In the last 100+ years, the US has experienced dozens of tragic events with large numbers of fatalities, many of which have taught us important lessons and motivated changes to life safety codes. Someone recently emailed me to say that he had read a book about one of these tragedies, and thought everyone in the industry should study and learn from the past. I couldn’t agree more – as I mentioned about a year ago, I learned a lot by reading a book about the shooting at Columbine High School, and applied that information to suggestions about compartmentalizing schools and other buildings.
This week marks the anniversary of a very tragic fire that had major impacts on life safety codes – the 1911 fire at the Triangle Shirtwaist Factory in New York. I read a book about this fire years ago – Triangle, The Fire That Changed America by David Von Drehle. In fact, it was one of the few books that survived the big purge and made the move with me 4 years ago. As I read, I marked these paragraphs describing the desperate attempts of the garment workers to escape the fire:
Louis Brown yanked and pulled and bulled his way through the crowd piled up at the door. The problem was obvious: stairway doors in the Asch Building were designed to swing inward, because the stairway landings were too narrow to accommodate outward-swinging doors. But the workers were jammed so tightly against this one, and thronged so thickly against one another, that the door couldn’t possibly open. “You couldn’t get it no tighter,” Brown recounted. Compounding the crisis, it was possible that the door was actually locked. Brown wouldn’t know for sure until he managed to reach it.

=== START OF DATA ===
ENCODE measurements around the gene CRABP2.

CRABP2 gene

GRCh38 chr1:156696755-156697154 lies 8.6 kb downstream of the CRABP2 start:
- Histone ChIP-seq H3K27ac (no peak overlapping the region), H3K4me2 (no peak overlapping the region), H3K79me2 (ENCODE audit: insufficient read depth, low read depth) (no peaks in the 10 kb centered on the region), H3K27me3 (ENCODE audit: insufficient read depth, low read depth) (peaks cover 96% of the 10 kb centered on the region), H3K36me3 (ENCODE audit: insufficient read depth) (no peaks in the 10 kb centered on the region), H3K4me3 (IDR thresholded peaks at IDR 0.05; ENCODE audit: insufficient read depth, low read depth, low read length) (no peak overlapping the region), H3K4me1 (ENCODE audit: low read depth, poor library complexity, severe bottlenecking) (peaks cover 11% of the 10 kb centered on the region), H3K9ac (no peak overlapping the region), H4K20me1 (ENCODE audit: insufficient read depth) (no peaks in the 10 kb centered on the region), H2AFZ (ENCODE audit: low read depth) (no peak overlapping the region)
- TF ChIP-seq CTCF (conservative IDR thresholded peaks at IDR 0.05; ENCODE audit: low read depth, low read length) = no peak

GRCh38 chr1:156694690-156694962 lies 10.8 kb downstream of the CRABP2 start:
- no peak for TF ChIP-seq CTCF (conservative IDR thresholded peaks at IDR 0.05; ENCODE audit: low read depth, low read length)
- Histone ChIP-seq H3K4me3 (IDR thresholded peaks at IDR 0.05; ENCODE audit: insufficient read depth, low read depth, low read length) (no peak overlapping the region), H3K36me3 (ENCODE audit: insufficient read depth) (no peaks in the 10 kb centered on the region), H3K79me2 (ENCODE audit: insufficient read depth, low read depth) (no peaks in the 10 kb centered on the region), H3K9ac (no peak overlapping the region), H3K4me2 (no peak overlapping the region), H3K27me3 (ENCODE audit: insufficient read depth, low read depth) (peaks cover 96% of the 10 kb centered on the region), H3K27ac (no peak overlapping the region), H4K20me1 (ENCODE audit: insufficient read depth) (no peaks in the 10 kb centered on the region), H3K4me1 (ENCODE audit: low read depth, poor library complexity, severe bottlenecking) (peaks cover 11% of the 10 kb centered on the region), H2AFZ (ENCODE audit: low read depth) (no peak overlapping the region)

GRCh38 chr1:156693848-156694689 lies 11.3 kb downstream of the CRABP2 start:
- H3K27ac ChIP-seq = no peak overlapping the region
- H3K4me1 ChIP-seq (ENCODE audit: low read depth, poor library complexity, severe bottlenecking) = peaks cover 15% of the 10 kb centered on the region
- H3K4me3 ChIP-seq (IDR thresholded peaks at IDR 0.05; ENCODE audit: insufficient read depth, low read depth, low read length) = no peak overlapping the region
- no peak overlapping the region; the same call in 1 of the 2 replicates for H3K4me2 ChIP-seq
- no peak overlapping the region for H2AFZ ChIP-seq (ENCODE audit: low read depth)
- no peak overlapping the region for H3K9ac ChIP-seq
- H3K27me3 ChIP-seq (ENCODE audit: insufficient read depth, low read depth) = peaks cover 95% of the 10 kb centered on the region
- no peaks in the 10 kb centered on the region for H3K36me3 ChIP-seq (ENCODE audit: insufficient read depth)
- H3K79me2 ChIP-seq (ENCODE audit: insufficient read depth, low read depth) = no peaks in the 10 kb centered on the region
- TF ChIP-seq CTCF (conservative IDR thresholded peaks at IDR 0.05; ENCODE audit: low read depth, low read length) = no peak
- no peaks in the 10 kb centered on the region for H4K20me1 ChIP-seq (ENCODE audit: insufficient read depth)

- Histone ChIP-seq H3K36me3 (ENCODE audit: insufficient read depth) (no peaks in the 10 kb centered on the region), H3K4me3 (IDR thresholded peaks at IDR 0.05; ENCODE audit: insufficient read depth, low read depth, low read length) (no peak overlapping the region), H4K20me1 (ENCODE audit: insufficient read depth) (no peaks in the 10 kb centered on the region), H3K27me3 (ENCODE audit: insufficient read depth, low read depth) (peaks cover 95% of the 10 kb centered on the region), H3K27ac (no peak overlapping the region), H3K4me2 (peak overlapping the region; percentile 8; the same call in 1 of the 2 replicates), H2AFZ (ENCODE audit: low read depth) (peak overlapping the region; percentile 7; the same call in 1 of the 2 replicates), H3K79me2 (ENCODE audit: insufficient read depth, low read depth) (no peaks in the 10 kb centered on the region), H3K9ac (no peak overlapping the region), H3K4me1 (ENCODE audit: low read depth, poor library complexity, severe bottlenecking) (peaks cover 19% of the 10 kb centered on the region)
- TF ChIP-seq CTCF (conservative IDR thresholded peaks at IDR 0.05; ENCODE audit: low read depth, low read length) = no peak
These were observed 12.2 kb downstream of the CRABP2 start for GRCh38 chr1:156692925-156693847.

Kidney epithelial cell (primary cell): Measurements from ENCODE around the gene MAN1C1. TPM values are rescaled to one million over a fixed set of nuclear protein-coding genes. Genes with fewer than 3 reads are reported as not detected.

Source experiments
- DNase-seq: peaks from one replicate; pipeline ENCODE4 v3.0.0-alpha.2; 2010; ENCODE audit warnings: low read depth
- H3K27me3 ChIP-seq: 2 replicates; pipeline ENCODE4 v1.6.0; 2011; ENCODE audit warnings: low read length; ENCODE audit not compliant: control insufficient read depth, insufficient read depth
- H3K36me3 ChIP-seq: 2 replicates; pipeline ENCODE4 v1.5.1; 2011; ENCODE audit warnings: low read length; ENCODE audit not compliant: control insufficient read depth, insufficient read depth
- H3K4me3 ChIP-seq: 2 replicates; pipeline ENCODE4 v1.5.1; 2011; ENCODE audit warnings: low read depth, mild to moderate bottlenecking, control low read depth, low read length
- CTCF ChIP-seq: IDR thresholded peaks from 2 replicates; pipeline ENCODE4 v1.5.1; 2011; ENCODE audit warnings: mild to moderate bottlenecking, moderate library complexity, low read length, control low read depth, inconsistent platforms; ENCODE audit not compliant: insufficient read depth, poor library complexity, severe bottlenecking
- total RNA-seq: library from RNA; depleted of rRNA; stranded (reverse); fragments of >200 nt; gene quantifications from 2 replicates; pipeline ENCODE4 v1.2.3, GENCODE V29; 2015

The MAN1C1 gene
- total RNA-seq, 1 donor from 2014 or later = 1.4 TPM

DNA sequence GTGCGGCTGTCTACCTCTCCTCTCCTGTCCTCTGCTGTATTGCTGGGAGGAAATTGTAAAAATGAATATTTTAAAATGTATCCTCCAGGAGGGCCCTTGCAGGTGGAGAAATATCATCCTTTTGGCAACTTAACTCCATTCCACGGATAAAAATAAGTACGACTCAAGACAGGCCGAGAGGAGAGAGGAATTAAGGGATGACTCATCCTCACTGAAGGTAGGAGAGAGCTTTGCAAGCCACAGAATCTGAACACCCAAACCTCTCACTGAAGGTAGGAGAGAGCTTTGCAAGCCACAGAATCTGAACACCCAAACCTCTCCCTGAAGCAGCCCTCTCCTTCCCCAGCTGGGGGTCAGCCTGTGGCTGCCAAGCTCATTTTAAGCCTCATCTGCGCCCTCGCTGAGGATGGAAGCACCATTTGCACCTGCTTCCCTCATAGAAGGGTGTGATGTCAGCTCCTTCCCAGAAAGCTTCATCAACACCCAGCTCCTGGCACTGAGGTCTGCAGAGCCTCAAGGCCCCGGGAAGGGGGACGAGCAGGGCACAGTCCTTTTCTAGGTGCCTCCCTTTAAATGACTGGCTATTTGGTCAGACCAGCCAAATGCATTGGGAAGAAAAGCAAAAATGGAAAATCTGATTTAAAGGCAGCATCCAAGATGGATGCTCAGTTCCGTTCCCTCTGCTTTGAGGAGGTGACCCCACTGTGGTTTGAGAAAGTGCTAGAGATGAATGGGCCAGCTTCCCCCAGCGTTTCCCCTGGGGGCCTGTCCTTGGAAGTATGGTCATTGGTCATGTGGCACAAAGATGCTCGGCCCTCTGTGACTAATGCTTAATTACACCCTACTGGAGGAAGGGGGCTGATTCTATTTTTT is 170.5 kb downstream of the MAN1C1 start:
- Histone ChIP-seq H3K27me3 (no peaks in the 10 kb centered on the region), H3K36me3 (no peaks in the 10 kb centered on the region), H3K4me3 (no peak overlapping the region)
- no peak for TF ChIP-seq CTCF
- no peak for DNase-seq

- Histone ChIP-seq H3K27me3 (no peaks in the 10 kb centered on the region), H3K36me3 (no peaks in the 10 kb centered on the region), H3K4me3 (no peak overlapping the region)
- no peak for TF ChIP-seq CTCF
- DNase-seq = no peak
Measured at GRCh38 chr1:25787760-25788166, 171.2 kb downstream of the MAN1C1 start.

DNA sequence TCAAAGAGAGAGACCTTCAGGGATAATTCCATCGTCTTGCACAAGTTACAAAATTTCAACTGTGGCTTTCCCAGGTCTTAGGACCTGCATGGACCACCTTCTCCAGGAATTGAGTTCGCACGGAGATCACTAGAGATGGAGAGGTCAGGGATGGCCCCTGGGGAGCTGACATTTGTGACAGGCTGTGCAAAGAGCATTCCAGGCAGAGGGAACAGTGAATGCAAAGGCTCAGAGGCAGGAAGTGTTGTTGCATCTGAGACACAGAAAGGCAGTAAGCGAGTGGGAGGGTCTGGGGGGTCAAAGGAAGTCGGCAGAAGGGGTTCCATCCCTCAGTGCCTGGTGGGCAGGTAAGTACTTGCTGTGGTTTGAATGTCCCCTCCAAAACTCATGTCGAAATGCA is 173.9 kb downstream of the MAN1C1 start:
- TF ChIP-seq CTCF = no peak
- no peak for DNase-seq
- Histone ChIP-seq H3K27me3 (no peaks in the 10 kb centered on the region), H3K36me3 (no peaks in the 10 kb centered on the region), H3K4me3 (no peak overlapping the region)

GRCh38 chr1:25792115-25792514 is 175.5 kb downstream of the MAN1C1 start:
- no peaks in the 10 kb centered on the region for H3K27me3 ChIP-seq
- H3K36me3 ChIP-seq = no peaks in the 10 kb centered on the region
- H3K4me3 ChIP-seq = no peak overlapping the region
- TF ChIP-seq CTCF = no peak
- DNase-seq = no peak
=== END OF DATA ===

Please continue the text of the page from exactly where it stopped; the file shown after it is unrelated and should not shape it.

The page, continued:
Ida Cohen, a sewing machine operator, was right up against the door. “All the girls was falling on me and they squeezed me to the door,” she remembered. It was made of wood, with a top panel of wired glass. Cohen’s face was being pressed against the glass, tighter and tighter, until she imagined that the churning mass behind her would shove her right through. “Please girls, let me open the door!” she gasped once, twice, three times. She prepared for the awful feeling of glass slicing into her face. “And then Mr. Brown came there and pushed the girls away on one side.”
By brute force, Brown cleared a bit of space. He fumbled with a key in the lock, and somehow managed to open the door. Scores of terrified young people flooded down the stairs.
Today’s codes include many life-safety features that would have impacted the outcome of the Triangle Shirtwaist Factory fire – hardware that allows free egress, outswinging doors, walls and opening protectives with a fire-protection rating, not to mention automatic sprinkler systems and fire alarms. All of these products and systems were available at the time of the Triangle fire, but they were not implemented in the Asch Building. With prioritization of security over life safety that I’m currently seeing in some schools and other facilities, I fear that we may be taking steps backward with regard to safety.
I urge you to learn more about the Triangle fire and other historic events that have impacted our industry. History.com has an article this week with a lot of links to additional information, as well as the video embedded below. Cornell University has a comprehensive website about the fire, and OSHA has a page with links to more resources. If you find other good sources of information, feel free to leave them in the reply box.